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Query regd. "Modern C++ Design" program.

 
 
frame
Guest
Posts: n/a
 
      12-11-2006
Hi,

I am trying to compile the following program, whose fragments are
presented in Section 2.1: "Compile-Time Assertions" of Chapter 2:
"Techniques" of "Modern C++ Design" by Andrei Alexandrescu, but
couldn't;

////////////////////////////////////////////////////////////////////////////////////////////////////////
template<bool> struct CompileTimeChecker
{
CompileTimeChecker(...);
};
template<> struct CompileTimeChecker<false> { };
#define STATIC_CHECK(expr, msg) \
{\
class ERROR_##msg {}; \
(void)sizeof(CompileTimeChecker<(expr) != 0>((ERROR_##msg())));\
}
template <class To, class From>
To safe_reinterpret_cast(From from)
{
STATIC_CHECK(sizeof(From) <= sizeof(To),
Destination_Type_Too_Narrow);
return reinterpret_cast<To>(from);
}
int main(int argc, char* argv[]){
void* aptr = 0;
char c = safe_reinterpret_cast<char>(aptr);
return 0;
}
////////////////////////////////////////////////////////////////////////////////////////////////////////

As per the book, an expected result should be a compile-time error
occurence due to the "STATIC_CHECK" macro. But this hasn't been the
case with a couple of compilers (gcc, Comeau), I tried to compile this
program. I find both compiler's normal "reinterpret_cast" performing
the functionality of "safe_reinterpret_cast". Apart from these, I am
also getting an error "invalid application of `sizeof' to a function
type" for the statement "(void)sizeof(CompileTimeChecker<(expr) !=
0>((ERROR_##msg())));".

Can somebody please clarify whether anything is amiss with the above
program?

Thanks in advance!

 
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Salt_Peter
Guest
Posts: n/a
 
      12-11-2006

frame wrote:
> Hi,
>
> I am trying to compile the following program, whose fragments are
> presented in Section 2.1: "Compile-Time Assertions" of Chapter 2:
> "Techniques" of "Modern C++ Design" by Andrei Alexandrescu, but
> couldn't;
>
> ////////////////////////////////////////////////////////////////////////////////////////////////////////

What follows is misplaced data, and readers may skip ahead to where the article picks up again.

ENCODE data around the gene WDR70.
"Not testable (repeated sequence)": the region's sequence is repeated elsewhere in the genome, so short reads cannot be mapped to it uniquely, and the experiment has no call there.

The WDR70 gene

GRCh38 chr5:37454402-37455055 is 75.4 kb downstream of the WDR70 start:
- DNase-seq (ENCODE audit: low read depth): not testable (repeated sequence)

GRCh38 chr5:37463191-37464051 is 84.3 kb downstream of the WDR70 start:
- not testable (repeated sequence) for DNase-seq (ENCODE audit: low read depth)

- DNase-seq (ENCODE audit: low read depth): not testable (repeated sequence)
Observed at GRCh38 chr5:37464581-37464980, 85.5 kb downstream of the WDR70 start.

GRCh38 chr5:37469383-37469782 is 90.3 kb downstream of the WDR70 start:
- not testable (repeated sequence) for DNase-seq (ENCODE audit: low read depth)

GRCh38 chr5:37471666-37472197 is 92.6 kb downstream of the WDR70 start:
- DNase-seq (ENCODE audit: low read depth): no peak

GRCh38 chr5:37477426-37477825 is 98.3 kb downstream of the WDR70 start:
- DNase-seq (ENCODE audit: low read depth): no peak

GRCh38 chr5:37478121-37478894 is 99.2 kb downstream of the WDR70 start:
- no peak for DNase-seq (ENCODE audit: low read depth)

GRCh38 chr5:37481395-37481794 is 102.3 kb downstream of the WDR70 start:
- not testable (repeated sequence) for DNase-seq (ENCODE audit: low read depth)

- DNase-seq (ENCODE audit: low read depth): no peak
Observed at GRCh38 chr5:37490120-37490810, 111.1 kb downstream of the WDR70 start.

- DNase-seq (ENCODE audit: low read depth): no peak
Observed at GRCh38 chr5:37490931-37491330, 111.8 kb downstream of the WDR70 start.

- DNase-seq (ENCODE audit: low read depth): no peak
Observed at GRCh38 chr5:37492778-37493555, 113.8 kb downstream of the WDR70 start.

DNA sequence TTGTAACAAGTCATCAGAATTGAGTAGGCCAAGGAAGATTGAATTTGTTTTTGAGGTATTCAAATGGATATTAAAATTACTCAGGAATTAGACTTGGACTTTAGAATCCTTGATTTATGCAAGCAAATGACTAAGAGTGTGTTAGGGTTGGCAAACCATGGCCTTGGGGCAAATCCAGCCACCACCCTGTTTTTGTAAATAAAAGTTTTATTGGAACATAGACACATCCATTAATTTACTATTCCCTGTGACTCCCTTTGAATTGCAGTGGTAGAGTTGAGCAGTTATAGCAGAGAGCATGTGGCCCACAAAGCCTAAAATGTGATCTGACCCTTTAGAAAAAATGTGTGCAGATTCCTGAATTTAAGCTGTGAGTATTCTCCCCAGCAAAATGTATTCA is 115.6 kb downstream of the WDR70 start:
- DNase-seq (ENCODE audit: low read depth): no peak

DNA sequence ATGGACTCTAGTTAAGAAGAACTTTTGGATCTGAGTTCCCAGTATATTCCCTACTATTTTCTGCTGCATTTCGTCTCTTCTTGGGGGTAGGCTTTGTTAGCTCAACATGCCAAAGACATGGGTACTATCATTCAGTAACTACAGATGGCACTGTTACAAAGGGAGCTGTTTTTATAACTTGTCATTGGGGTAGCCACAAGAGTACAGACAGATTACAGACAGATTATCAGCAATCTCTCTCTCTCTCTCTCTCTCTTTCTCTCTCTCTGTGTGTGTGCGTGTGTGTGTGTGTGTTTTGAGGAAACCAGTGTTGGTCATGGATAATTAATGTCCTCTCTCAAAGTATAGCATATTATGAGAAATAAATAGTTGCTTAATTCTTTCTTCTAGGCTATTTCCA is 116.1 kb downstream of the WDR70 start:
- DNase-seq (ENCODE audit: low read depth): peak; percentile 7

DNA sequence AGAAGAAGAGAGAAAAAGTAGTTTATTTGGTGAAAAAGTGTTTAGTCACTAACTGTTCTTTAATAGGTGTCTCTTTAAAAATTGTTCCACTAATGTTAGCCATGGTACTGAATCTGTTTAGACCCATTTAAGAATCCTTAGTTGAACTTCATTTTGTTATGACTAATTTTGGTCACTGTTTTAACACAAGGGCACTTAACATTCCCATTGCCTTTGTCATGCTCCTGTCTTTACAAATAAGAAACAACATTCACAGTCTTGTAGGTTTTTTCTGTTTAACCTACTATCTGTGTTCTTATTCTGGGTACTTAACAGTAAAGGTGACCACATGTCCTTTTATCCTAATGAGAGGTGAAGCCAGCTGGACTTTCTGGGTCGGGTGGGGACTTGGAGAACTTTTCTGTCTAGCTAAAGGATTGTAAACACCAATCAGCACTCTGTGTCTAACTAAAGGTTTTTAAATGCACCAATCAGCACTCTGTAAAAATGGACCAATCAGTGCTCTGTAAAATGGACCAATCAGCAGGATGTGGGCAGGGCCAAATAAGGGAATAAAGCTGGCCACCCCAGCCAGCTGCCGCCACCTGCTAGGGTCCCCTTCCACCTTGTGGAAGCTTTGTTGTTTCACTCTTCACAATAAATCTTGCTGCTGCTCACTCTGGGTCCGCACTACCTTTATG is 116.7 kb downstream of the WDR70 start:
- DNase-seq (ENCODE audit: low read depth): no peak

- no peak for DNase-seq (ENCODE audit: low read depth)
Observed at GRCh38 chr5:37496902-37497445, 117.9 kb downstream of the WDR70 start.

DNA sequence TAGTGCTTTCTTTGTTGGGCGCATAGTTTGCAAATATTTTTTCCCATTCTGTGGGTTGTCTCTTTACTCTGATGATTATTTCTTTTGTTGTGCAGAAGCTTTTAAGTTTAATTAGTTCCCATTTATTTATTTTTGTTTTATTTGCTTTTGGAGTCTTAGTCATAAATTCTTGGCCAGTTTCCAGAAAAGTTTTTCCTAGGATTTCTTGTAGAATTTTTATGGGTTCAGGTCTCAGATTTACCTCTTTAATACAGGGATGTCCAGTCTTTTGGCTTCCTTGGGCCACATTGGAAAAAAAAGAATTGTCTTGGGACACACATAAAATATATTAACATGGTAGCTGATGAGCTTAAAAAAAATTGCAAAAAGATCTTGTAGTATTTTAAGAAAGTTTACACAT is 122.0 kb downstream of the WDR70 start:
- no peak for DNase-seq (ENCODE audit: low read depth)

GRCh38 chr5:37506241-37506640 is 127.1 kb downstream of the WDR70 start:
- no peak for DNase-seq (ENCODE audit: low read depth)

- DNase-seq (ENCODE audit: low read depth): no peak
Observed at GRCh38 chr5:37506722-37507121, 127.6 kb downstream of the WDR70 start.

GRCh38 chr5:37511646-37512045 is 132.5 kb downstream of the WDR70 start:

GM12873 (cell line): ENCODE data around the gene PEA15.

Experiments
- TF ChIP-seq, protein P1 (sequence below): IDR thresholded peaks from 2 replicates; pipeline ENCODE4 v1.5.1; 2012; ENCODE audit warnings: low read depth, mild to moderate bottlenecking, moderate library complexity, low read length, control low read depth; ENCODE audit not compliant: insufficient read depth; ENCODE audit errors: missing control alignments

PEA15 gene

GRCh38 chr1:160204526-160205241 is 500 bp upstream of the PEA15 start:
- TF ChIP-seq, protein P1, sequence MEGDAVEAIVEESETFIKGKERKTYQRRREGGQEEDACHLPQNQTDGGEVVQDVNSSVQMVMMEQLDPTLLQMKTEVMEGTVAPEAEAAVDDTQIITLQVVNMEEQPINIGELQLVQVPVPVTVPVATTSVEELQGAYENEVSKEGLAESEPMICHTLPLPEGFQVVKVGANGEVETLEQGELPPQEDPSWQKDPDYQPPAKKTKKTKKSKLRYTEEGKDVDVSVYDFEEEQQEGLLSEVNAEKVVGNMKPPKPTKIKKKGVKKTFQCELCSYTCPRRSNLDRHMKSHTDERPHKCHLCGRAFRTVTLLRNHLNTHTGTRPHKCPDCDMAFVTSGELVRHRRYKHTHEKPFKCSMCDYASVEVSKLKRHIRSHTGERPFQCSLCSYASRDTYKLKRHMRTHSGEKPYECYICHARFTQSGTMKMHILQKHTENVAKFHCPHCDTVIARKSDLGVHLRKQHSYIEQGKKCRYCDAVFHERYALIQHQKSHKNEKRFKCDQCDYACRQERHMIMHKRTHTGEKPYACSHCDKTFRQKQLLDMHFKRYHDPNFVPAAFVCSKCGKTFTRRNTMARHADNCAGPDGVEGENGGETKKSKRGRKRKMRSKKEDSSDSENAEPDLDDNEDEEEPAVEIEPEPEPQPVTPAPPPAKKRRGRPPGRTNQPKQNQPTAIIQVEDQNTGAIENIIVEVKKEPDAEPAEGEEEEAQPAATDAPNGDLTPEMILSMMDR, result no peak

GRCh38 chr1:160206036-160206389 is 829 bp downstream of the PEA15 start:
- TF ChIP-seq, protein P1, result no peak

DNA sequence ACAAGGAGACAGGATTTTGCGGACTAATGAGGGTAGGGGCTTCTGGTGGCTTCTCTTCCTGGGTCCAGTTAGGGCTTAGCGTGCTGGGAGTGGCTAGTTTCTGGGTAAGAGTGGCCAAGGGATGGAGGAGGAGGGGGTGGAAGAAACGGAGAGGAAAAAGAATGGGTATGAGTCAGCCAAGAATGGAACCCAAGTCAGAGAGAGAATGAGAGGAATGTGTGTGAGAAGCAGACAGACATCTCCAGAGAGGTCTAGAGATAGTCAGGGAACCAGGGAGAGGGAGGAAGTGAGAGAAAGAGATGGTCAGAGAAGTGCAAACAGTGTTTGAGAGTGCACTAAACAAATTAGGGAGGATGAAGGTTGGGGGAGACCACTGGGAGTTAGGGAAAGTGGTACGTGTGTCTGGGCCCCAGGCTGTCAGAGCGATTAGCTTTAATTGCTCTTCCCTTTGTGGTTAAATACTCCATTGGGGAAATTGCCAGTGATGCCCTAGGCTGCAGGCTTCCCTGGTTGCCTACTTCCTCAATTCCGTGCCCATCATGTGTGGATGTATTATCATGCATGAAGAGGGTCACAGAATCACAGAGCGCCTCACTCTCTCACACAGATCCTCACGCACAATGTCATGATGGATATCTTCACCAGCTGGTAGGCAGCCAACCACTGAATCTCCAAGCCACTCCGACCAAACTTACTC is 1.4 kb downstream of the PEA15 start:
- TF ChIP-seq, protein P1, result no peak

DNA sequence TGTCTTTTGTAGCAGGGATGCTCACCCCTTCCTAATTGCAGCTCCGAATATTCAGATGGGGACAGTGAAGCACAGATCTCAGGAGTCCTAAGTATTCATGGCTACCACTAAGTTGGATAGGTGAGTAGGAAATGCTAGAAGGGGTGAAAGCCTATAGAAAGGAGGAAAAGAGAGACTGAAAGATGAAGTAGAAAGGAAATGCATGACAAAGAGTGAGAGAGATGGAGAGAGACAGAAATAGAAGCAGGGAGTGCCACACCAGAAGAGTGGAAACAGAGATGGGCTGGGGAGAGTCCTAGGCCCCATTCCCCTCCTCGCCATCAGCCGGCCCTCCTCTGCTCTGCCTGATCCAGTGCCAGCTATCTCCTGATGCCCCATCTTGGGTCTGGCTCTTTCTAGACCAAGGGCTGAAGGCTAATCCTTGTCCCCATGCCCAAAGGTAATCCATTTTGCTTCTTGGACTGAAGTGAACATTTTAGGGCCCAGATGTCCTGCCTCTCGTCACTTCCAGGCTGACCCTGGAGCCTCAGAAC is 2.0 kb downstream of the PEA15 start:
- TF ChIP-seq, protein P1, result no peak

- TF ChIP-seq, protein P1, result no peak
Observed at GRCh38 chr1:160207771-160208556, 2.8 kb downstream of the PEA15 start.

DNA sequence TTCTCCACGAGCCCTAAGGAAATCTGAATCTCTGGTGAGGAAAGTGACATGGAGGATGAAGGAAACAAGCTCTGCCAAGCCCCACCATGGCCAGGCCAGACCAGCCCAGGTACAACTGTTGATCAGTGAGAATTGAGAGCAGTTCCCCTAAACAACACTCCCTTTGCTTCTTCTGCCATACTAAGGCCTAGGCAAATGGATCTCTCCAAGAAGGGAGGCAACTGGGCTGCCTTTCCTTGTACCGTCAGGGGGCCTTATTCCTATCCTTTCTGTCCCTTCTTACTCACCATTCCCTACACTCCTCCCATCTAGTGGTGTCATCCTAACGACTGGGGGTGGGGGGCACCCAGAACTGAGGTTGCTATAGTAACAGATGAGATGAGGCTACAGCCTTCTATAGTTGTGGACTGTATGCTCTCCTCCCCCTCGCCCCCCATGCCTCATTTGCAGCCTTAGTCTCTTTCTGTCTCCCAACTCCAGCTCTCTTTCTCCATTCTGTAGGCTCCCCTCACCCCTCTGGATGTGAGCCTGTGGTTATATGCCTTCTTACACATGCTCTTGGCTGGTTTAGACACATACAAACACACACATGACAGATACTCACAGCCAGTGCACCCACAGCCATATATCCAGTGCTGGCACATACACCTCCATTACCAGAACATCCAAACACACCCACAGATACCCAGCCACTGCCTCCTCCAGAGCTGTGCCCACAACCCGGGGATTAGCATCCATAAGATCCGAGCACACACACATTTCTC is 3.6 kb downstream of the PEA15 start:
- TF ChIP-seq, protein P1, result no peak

> template<bool> struct CompileTimeChecker
> {
> CompileTimeChecker(...);
> };
> template<> struct CompileTimeChecker<false> { };
> #define STATIC_CHECK(expr, msg) \
> {\
> class ERROR_##msg {}; \
> (void)sizeof(CompileTimeChecker<(expr) != 0>((ERROR_##msg())));\
> }
> template <class To, class From>
> To safe_reinterpret_cast(From from)
> {
> STATIC_CHECK(sizeof(From) <= sizeof(To),
> Destination_Type_Too_Narrow);
> return reinterpret_cast<To>(from);
> }
> int main(int argc, char* argv[]){
> void* aptr = 0;
> char c = safe_reinterpret_cast<char>(aptr);
> return 0;
> }
> ////////////////////////////////////////////////////////////////////////////////////////////////////////
>
> As per the book, an expected result should be a compile-time error
> occurence due to the "STATIC_CHECK" macro. But this hasn't been the
> case with a couple of compilers (gcc, Comeau), I tried to compile this
> program. I find both compiler's normal "reinterpret_cast" performing
> the functionality of "safe_reinterpret_cast". Apart from these, I am
> also getting an error "invalid application of `sizeof' to a function
> type" for the statement "(void)sizeof(CompileTimeChecker<(expr) !=
> 0>((ERROR_##msg())));".
>
> Can somebody please clarify whether anything is amiss with the above
> program?
>
> Thanks in advance!


There is no such thing as a "safe" reinterpret_cast except by a
conversion ctor ( hint!!! ), Note that you are attempting to convert a
void* to a char in main() above. Try a void* to char* maybe.

Consider the following where instances of both struct C and struct N
will end up having the exact same sizeof() due to member padding. The
above static macro would be converting such a invalid cast into a
destructive abomination.

struct C
{
int n;
char c;
};

struct N
{
int n;
int m;
};

int main()
{
C instance;
N another = reinterpret_cast< N >(instance); // error
}

In fact the compiler should (and does) generate an error: invalid
conversion from 'C' to 'N'.
IMHO, reinterpret_cast should never be used. Even to convert a pointer:

int main()
{
char c('a');
void* ptr_v = &c;
char* ptr_c = static_cast<char*>(ptr_c);
std::cout << "*ptr_c = " << *ptr_c;
std::cout << std::endl;
}

 
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